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Thread: Representation of minorities in film

  1. Default Representation of minorities in film

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    Hi guys, for my final year university essay i have to conduct a survey and collect data, would you guys be so kind and spare 3 minutes of your time to complete this short survey about the representation of race in film please.


    https://www.surveymonkey.co.uk/r/JC2PCJL

    Thanks

    Brian.

  2. #2

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    I'm not an expert on surveys but I'm pretty sure my teachers wouldn't have approved this one. Not by topic but by design. For example the test seems to assume everybody watches mainly Hollywood films. I for one hardly ever watch American films at all. I tried to fill it in as best I could though. Good luck!
    The cats are watching us...

  3. #3
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    Totally agree with Grapes.
    It was fun trying to fill it in though as I am forced to answer in such a way that would give totally the wrong impression.
    I'm white.
    "Would you say your race is stereotyped in film?" No. and that's about as useful as it gets.

    "In which recent film that you have watched you feel like you / your race are not being represented accurately?" - All of the fiction I watch does not represent my race accurately. Accurate representation of people in fiction, regardless of race, makes a rather boring film. The whole point about fiction is it offers something different from an accurate representation of reality.

    "Characters like me are often not an important part of the film" Agree. And thank heavens for that otherwise the film would be dull in the extreme.

    Don't get me wrong, I think I understand what you're trying to get at - the problem is your questions only make sense (a) with regard to Hollywood movies (in which case you should confine the questions to Hollywood movies) and if your respondants are non-white. Of course the moment you limit your respondents to non-whites, you are leaving yourself open to all sorts of criticism about bias.

    I don't think this has been thought through....
    Tim

  4. #4

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    Some food for thought:
    When you talk about movies, you are usually talking about a medium that tells stories in about 90-120mins. That's not a lot of time to get into the background stories of multiple people.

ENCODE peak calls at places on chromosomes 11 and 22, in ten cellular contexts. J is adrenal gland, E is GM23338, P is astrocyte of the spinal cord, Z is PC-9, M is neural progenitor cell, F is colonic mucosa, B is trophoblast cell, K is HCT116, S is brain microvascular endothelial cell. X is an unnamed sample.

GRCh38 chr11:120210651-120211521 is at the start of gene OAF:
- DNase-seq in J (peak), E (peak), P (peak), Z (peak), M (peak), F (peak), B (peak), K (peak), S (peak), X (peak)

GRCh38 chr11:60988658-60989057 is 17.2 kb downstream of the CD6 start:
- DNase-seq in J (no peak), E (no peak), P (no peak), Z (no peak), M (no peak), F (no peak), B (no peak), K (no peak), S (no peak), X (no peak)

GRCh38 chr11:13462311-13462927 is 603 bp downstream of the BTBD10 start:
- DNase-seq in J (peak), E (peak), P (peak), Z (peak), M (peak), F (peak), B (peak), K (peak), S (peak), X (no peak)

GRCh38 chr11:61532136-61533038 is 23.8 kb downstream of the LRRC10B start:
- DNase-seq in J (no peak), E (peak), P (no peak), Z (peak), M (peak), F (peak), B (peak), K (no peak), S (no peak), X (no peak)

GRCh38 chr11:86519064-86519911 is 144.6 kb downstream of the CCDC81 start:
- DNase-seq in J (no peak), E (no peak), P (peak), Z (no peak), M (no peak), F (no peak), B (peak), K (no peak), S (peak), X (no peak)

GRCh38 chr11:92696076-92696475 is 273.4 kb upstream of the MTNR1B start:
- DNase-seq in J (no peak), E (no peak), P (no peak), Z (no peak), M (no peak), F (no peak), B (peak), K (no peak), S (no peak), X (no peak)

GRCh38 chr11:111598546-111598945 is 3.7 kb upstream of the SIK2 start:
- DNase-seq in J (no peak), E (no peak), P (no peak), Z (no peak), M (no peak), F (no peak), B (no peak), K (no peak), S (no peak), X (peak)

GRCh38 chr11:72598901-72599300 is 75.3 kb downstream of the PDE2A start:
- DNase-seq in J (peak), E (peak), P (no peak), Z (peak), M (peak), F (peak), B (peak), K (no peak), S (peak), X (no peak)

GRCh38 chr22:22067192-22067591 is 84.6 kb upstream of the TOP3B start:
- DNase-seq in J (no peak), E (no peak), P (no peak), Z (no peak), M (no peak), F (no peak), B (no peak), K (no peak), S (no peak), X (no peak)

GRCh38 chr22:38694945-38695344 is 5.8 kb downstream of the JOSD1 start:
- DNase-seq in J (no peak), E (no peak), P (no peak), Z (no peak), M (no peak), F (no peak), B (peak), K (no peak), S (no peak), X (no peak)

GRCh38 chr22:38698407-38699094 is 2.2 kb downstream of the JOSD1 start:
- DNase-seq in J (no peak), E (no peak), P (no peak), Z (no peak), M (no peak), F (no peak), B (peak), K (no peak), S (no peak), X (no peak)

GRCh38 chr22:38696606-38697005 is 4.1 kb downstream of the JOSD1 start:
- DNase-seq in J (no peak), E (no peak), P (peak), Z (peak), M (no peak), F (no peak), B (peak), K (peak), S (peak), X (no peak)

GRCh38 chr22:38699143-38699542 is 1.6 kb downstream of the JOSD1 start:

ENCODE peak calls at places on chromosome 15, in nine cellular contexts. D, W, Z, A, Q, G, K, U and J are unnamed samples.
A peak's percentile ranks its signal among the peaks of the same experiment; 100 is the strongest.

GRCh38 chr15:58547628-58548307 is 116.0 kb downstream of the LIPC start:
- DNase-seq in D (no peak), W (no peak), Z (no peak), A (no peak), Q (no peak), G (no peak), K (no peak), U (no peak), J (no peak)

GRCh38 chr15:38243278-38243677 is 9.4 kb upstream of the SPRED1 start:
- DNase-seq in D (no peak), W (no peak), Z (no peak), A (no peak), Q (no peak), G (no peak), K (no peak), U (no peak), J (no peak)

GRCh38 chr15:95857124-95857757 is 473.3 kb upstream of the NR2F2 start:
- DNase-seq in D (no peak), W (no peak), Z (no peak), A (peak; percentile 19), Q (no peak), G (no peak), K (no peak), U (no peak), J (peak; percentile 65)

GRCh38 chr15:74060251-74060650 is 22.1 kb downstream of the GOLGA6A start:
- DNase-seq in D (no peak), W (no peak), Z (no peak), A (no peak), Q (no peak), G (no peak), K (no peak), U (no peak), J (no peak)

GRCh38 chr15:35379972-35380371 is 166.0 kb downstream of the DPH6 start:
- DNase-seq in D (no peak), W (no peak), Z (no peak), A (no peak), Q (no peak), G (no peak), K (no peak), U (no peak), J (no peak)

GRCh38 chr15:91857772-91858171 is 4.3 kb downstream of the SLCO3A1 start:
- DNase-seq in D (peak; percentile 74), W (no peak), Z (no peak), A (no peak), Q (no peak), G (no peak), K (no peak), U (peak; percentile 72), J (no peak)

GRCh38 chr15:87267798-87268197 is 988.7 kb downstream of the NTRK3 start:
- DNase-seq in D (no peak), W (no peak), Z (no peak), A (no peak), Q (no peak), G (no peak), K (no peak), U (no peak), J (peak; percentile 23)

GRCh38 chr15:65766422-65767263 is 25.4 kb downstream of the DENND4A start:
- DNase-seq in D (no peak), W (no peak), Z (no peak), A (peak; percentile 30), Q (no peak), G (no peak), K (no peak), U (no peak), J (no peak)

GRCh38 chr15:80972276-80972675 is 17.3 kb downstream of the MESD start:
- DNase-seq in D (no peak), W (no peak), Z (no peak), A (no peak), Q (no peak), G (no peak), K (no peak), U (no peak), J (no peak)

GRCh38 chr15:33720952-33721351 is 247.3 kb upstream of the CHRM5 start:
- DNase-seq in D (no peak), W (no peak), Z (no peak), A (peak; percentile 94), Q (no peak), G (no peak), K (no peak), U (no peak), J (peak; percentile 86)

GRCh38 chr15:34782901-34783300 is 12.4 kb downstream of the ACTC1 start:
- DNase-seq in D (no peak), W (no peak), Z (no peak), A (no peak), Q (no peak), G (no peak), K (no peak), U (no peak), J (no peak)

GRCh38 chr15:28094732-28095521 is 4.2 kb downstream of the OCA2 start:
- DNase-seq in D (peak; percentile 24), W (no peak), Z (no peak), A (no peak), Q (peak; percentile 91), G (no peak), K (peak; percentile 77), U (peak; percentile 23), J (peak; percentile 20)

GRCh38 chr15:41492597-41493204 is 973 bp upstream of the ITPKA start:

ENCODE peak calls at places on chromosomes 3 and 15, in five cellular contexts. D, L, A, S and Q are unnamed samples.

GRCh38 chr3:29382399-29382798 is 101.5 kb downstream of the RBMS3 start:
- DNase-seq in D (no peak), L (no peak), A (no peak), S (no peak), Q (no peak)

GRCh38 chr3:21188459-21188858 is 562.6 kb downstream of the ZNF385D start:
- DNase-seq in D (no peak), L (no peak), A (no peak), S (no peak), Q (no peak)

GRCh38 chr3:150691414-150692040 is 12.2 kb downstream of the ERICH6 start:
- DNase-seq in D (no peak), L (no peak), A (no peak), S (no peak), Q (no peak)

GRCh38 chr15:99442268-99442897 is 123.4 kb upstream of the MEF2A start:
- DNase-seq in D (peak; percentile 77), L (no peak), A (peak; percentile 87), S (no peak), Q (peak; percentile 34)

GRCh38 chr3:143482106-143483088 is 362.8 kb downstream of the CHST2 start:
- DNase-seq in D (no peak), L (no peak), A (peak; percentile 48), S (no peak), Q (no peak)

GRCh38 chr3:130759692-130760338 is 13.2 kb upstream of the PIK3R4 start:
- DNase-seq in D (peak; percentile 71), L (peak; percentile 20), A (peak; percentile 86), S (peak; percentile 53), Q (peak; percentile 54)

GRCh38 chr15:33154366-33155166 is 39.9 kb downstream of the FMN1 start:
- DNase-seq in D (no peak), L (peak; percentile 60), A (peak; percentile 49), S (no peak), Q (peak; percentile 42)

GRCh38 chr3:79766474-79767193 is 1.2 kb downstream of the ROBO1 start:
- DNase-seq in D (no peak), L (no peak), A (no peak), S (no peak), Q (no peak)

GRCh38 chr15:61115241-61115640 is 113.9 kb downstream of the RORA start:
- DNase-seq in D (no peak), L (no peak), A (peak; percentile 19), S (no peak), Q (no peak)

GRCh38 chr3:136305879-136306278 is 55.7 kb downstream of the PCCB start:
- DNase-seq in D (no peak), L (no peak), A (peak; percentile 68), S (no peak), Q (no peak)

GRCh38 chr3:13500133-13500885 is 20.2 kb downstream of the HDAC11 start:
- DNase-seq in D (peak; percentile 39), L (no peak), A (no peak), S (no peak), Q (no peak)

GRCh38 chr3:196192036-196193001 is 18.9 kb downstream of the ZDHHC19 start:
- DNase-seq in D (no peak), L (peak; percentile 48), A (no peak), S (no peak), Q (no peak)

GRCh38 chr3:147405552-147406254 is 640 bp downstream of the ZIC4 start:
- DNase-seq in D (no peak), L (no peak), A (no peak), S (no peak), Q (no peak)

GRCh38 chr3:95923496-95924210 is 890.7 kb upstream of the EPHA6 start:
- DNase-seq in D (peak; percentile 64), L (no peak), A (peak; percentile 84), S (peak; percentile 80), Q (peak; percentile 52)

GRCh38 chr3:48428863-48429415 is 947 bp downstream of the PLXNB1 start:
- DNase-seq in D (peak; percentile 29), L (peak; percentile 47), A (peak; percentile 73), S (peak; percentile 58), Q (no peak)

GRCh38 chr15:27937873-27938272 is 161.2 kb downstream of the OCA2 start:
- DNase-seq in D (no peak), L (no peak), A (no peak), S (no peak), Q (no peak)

I think stereotyping has gotten a LOT better in the last 30 years. When you watch a Hollywood movie from the 1990s, some of those characters are so flat they might as well be cardboard cutouts. What has improved is not just a desire to make characters more dimensional, but also the approach and skill of story tellers in moving the story faster in smart ways, so there's more room to tell more of it.

    From getting rid of the 3mins introduction credits, song and scenic shots, to starting conversations and scenes midway and cutting them short. Films can move much faster now and have way more room to develop characters than they did in the past. But that's still nearly no time at all in 2hours or less.

    So consider that it is a tall order to not stereotype characters. In fact, stereotyping is the easiest way to move the story along. If there's a scene with a thug in it, its easier to make the guy look like a thug, place him in an dark alley, and start the scene with the guy screaming at someone. That just saved you a minute of having to introduce the character, because you placed him in a stereotype that people recognize.

    There's also the opposite side of that in trying to counter-balance stereotyping by throwing in a unique and diverse character. It happens so often these days that it gets silly. In TV shows you have your "token" black or asian person. To add more diversity and save on characters, that "token" one may also be gay and/or have an atypical back story. Some would say that adding token characters is a form of inclusion, I would argue it is also a form of misrepresentation.

    How would you solve this problem? How do you present accurate characters without slowing down the story or ending up with a story that's no longer compelling? People don't watch Indiana Jones because he's your regular guy going to an office job at 8am. He is a ridiculous character but in the service of telling an interesting story. On his journey he'll meet plenty of stereotypes and outlandish characters, and now you have a fun ride of adventure, exploration and thrill. Is this an issue of minorities/race, or an issue of medium (or both, or other things)?

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    Seem like jochicago has a lot of the substance for your dissertation here! Very well put. That final paragraph brilliantly sums up what I was so clumsily trying to say.
    Tim

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